Eloquent Images III

Barta-Smith and DiMarco – "Same Difference: Evolving Conclusions about
Textuality and New Media," 159-178
In "Same Difference," Barta-Smith and DiMarco argue for an evolutionary view of
new media (precedent rich) rather than a revolutionary view (precedent creating
or precedent exploding).  Beginning with "what is a visual
revolution?" and concerns about discussions of new media that "suppress
continuity" (161), they apply a sophisticated reading of Maurice Merlau-Ponty as
a way to "celebrate imitation as combination and succession" (163).  An
evolutionary frame tacks new media to certain historical trajectories (there’s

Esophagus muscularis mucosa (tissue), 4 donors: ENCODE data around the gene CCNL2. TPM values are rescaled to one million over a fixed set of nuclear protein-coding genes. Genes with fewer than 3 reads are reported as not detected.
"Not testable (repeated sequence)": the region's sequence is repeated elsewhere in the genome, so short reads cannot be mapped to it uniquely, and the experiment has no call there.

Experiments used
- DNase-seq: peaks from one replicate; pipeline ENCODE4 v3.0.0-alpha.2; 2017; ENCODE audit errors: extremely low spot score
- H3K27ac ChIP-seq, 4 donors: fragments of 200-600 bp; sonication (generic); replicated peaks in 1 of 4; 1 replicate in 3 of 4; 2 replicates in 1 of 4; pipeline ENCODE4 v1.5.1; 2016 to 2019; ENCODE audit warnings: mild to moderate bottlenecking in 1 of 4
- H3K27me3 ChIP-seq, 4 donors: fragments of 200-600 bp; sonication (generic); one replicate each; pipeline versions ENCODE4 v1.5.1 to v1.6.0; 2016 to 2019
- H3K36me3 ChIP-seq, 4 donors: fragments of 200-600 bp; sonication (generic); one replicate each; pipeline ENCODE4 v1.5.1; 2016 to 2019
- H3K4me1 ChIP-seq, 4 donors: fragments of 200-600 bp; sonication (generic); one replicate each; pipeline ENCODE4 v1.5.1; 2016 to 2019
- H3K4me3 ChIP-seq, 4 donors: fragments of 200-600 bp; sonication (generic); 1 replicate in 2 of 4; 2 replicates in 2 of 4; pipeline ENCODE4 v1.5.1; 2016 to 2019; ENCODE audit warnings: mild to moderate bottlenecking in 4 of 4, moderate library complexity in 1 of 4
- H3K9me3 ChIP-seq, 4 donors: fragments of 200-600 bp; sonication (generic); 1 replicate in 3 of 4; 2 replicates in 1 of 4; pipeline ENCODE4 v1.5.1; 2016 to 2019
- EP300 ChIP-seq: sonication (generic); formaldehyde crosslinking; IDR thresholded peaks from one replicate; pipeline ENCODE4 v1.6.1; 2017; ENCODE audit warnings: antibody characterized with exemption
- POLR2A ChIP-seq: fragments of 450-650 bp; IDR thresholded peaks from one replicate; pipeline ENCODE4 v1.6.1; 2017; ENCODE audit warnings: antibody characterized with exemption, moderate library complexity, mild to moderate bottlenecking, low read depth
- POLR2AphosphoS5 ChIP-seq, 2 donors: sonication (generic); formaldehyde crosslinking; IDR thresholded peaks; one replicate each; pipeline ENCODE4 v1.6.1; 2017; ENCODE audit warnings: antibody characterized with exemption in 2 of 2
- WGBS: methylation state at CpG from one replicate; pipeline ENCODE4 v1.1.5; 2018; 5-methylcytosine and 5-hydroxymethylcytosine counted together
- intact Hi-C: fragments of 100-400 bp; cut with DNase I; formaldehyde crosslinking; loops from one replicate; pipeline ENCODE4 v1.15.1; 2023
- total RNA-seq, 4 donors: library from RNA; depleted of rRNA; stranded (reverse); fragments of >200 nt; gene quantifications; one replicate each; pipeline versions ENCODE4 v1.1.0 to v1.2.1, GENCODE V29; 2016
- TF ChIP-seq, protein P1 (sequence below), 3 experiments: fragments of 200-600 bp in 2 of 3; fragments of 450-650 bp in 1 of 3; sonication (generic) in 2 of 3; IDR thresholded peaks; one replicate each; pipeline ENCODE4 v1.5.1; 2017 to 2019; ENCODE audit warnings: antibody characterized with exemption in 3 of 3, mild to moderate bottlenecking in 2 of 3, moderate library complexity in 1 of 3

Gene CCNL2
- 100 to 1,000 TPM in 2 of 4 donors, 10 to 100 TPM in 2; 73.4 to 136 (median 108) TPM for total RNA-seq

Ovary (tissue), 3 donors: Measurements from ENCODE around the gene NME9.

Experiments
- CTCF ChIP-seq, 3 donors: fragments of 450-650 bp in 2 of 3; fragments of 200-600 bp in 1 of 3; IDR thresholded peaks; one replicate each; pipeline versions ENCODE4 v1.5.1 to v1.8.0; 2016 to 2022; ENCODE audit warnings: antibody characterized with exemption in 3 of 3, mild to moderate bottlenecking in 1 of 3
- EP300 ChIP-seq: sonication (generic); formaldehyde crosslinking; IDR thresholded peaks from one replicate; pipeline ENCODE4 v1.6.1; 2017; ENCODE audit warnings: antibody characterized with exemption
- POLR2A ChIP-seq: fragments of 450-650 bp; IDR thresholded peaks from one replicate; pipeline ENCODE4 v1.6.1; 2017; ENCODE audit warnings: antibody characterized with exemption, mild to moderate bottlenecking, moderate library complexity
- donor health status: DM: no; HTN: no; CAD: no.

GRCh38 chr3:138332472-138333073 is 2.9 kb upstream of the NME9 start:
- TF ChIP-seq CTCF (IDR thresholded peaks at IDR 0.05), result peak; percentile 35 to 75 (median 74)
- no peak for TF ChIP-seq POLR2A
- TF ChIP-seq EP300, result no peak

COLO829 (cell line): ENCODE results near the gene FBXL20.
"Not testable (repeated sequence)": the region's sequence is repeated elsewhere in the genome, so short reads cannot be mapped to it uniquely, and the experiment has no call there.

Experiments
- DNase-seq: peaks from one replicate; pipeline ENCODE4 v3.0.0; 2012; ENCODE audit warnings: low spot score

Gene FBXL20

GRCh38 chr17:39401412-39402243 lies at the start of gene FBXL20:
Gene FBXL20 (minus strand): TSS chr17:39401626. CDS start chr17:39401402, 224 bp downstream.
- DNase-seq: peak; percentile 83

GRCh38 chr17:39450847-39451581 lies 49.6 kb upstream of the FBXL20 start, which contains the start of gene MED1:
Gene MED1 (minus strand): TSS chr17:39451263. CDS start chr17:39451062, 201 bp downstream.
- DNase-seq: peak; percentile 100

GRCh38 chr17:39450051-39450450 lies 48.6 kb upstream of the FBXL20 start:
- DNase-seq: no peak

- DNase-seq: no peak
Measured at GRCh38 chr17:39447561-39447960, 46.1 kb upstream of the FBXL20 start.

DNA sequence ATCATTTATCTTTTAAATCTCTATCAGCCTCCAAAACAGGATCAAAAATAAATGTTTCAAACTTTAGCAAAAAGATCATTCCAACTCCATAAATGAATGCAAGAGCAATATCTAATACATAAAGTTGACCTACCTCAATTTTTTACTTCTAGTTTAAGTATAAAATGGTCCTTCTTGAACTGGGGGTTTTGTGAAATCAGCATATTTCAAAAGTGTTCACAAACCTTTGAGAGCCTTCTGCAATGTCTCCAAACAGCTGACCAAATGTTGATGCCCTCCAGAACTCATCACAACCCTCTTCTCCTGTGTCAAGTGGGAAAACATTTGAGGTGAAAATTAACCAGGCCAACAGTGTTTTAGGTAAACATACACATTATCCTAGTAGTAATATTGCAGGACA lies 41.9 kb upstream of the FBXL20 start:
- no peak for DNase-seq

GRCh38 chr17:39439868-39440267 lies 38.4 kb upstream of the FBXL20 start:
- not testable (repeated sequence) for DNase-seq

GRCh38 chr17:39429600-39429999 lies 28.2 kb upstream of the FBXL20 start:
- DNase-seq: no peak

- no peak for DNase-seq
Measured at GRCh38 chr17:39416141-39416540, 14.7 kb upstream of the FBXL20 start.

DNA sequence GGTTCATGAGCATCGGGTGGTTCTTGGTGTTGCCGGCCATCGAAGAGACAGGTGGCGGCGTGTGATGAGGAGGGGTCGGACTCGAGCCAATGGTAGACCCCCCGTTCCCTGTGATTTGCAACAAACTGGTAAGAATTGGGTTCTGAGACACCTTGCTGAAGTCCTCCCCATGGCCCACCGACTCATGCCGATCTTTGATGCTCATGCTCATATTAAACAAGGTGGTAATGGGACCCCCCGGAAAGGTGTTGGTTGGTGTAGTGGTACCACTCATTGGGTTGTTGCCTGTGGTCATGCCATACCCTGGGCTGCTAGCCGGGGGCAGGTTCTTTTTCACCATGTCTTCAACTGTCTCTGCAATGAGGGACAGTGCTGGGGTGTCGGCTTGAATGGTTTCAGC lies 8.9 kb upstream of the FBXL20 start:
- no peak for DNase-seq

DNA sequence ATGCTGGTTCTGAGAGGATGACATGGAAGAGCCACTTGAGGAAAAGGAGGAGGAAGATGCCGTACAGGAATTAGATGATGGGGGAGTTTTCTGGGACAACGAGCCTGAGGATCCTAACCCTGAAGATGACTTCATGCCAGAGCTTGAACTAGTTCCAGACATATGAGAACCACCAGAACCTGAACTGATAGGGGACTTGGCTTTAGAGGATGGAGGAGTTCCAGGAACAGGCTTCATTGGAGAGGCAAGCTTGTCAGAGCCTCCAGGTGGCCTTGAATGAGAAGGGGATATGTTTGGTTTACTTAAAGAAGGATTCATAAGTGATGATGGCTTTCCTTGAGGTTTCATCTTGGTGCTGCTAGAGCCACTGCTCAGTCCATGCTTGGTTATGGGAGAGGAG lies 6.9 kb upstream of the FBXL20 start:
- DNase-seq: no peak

been visuality ever since the first eyeball!).  The article rings solidly
with a developmental view (in fact, it reminded me of Emig’s "The Origins of
Rhetoric: A Developmental View," speaking of evolution) and there are frequent
references to perspectives from cognitive science.  Visual evolution is
distinct from imitation (which emphasizes the causality connecting visual
assimilation to sensorimotor activity) in that it recombines and leads to
"structural integration" (173) and reorganizes existing cognitive patterns. 
Theirs is a nuanced argument, and it’s interesting to me because I haven’t read
much about on new media and cognitive science. 

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